Here’s a great indoor project this winter: update or improve your hall lighting to make your hallway brighter, safer or simply more attractive.

When we design or purchase a home, we check out important features such as room size, the home’s location and its bones or structure. It’s so easy to overlook outdated and poorly placed light fixtures, especially beyond the kitchen and living areas.

This winter, when you can do less outside, take a look at the projects you’ve put off inside. And start with those old brass fixtures in your hallway. We’ve got a few ideas for what’s hot in hall and foyer lighting and some factors to consider.

Function first

The first thing to consider is whether your current lighting scheme is working for you in terms of appearance and safety. For example, if you’re lighting stairs, consider universal design strategies, such as LED-lighted rails, step lighting or recessed figures to light stairs and risers. Add motion activation if you want to save energy or avoid all-night glows outside the kids’ open doors.

For any hallway, be sure you have fixtures placed at least every eight to ten feet. You can place your fixtures on the ceiling, along the wall or have recessed, lower wall lights. Just be careful using wall lights in narrow halls or ceiling lights in low ceiling areas and be sure that every hallway stairway has a light switch at each end.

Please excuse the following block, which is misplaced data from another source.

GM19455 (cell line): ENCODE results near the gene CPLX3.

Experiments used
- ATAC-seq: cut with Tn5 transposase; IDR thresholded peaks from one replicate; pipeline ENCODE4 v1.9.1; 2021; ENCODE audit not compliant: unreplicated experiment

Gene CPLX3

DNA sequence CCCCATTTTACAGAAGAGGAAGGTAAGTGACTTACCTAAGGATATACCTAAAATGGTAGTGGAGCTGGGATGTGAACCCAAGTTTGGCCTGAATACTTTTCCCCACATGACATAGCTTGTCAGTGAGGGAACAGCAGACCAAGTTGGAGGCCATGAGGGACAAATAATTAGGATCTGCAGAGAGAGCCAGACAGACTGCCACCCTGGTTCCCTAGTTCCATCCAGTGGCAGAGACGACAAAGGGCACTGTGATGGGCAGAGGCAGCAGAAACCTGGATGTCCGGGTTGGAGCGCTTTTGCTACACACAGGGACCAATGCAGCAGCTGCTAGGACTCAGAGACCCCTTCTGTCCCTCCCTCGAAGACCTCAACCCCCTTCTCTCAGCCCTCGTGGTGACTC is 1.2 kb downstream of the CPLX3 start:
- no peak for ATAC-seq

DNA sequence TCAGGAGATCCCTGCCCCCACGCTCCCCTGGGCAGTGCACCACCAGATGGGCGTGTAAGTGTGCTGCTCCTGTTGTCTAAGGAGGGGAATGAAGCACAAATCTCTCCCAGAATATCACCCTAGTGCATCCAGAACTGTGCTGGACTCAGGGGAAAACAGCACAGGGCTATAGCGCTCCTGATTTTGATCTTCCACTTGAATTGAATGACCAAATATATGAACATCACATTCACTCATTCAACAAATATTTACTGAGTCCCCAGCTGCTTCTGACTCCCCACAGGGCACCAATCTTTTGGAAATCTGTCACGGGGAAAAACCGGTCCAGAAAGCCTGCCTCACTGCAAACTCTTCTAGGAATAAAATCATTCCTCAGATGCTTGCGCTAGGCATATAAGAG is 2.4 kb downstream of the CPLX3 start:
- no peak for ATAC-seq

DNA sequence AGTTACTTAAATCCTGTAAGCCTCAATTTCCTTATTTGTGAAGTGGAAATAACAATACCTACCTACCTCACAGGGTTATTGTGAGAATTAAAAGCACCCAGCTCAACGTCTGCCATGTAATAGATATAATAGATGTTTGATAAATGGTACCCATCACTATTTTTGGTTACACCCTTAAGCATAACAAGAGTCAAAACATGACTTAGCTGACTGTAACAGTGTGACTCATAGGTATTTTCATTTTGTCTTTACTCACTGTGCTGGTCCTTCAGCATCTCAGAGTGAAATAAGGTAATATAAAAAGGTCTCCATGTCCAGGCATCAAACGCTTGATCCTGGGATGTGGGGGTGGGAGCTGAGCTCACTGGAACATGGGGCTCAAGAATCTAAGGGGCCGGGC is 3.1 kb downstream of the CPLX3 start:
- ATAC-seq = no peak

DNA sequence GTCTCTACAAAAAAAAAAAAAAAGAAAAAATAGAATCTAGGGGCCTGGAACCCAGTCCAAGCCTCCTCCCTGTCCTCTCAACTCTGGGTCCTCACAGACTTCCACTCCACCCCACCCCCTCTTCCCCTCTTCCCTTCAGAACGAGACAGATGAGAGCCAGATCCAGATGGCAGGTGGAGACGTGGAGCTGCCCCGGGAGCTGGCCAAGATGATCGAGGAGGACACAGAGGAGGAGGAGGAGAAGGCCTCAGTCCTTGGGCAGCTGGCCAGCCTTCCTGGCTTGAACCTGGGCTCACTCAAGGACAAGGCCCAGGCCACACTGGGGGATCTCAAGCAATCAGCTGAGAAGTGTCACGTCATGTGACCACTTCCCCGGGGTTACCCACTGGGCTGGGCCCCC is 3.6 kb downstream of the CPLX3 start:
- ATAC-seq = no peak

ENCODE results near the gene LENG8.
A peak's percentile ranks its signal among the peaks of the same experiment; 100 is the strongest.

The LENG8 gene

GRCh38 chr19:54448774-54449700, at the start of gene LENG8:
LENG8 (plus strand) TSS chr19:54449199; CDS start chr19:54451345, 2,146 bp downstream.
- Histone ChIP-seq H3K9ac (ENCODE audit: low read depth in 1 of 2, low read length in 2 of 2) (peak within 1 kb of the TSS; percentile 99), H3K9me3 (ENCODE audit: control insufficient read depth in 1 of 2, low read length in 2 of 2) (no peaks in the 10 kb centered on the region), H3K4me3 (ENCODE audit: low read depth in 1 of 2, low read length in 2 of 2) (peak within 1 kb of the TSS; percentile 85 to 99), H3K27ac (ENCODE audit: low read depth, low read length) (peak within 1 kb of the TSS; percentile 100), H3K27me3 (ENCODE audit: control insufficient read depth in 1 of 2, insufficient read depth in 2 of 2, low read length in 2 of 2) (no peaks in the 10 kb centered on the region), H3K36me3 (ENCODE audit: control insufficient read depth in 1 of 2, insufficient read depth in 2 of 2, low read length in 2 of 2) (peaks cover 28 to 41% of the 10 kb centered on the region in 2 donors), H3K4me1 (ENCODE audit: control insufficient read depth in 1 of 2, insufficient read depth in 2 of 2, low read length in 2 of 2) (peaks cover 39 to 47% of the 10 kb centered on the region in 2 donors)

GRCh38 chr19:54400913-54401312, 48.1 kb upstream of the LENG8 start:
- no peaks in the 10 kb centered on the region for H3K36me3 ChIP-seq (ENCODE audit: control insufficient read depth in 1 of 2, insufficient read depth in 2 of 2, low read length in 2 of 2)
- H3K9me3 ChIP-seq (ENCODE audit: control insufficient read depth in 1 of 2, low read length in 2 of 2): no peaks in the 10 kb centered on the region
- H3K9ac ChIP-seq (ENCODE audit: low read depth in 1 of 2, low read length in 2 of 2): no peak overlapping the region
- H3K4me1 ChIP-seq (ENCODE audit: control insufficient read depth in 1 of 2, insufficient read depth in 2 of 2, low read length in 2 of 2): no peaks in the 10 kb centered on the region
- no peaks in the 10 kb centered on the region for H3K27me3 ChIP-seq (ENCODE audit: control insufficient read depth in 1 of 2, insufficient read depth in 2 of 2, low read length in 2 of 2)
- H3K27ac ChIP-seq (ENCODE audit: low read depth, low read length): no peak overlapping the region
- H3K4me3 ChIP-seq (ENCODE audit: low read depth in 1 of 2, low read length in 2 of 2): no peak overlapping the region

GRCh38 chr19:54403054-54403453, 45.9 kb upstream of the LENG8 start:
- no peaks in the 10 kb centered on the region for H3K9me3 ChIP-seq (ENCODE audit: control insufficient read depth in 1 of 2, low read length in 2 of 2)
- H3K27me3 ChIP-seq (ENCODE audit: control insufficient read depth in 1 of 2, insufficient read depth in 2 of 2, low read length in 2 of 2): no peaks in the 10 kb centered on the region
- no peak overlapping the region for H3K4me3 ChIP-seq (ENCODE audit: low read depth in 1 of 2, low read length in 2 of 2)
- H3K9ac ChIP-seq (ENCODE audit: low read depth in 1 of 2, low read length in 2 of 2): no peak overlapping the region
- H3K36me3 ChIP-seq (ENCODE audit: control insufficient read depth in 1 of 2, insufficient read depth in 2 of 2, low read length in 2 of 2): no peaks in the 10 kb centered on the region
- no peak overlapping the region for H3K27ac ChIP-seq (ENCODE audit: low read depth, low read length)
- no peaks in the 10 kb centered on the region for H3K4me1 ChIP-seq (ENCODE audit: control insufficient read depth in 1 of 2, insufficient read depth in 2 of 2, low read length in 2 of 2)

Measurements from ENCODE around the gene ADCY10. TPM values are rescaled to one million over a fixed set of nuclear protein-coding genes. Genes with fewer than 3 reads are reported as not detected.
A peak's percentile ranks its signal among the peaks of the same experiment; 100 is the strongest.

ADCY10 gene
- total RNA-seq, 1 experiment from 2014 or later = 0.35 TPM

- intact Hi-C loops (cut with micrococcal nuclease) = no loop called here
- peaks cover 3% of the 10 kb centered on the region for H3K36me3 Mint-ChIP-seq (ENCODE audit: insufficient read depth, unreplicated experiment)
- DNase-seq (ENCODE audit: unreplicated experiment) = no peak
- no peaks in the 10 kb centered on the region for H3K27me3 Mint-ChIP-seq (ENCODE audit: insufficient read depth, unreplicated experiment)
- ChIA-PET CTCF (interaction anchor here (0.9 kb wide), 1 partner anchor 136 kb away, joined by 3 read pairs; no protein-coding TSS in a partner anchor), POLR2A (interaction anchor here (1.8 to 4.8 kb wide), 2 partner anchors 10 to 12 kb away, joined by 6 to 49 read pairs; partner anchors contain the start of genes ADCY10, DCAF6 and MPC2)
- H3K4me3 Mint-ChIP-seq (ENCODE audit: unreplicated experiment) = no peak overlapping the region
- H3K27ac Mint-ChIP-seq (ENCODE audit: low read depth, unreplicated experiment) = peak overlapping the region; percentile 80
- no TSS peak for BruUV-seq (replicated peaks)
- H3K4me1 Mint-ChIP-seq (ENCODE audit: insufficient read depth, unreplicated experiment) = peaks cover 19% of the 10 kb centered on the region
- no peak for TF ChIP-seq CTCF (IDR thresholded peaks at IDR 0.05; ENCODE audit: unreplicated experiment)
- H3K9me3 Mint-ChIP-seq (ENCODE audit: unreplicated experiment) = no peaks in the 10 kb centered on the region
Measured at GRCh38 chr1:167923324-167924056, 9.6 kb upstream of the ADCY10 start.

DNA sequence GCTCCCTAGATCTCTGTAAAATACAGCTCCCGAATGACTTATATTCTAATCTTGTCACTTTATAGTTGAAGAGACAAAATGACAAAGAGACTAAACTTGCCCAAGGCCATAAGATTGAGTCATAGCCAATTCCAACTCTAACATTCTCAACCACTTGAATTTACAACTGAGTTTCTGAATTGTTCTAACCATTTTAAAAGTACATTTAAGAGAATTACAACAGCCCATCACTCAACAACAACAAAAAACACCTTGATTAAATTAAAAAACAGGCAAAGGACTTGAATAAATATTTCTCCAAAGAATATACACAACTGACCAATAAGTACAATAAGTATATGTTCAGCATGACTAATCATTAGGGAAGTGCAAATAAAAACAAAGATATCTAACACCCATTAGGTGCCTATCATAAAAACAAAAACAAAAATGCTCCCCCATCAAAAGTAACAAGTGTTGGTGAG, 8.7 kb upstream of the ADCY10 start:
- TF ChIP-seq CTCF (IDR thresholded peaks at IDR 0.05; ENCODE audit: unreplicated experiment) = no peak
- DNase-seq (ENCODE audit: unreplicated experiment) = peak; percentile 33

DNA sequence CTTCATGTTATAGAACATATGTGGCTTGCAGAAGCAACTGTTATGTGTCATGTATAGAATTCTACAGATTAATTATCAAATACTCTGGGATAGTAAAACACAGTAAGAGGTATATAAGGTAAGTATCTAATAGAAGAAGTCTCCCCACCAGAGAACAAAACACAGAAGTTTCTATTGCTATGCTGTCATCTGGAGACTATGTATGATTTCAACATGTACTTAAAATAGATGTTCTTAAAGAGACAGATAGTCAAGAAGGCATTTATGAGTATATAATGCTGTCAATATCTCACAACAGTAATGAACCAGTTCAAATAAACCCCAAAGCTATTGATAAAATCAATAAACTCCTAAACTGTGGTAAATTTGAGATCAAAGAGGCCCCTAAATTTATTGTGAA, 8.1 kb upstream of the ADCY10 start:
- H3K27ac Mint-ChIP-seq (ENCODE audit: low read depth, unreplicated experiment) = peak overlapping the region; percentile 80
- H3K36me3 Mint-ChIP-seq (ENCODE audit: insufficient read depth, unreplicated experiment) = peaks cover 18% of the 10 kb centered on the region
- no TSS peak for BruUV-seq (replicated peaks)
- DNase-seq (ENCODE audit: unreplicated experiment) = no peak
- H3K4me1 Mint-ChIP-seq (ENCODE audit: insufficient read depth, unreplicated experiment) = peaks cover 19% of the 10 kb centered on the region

Consider the situation

If your hallway is narrow, light can make it appear larger and less confining. Again, keep it off the walls and use a flush mounted fixture, especially for a short and narrow hall. Choose a style that matches your décor, trim or accent choices. For example, go glam with crystal fixtures for a formal hall, add sconces for subtle light, or choose an industrial mount for a more austere and clean feel.

If the hall is narrow, but the ceiling is plenty high, it can make the hallway feel even more narrow. Choose a few long pendant lights or small chandeliers. Be sure to choose a narrow style and hang them high enough to clear heads, but low enough to balance the high ceiling.

Accent the positive

If you have a family photo gallery or prized artwork along your hallway wall, light it up at night. With some well-placed track or recessed lighting, you can spotlight your art and provide plenty of light to navigate the hallway. LED track lighting can be attractive, with tracks that swirl or mount flush and several globe sizes, types and finishes. Their flexibility allows you to light floor, wall on both sides, any area you want to highlight along your hallway.

What’s new?

Of course, nothing says your hallway lights have to come from the ceiling. You can walk over them if you like by choosing uplighting. It’s a bold and dramatic look, especially perfect if you have plants, windows or other accents. With recessed lights or small uplights low along walls or stairs, you can combine function, drama and an updated look. Uplighting encourages movement and provides enough lamination to safely light the way. Place the lights along a textured wall for an even more dramatic look.

Try the latest in LED technology in a compact hallway. Called organic LED, or OLED, the new technology flattens LED glow into a dimmer source of light, typically in a square or rectangle. Once OLED really takes off, it sounds like the perfect solution for small, narrow areas such as hallways.

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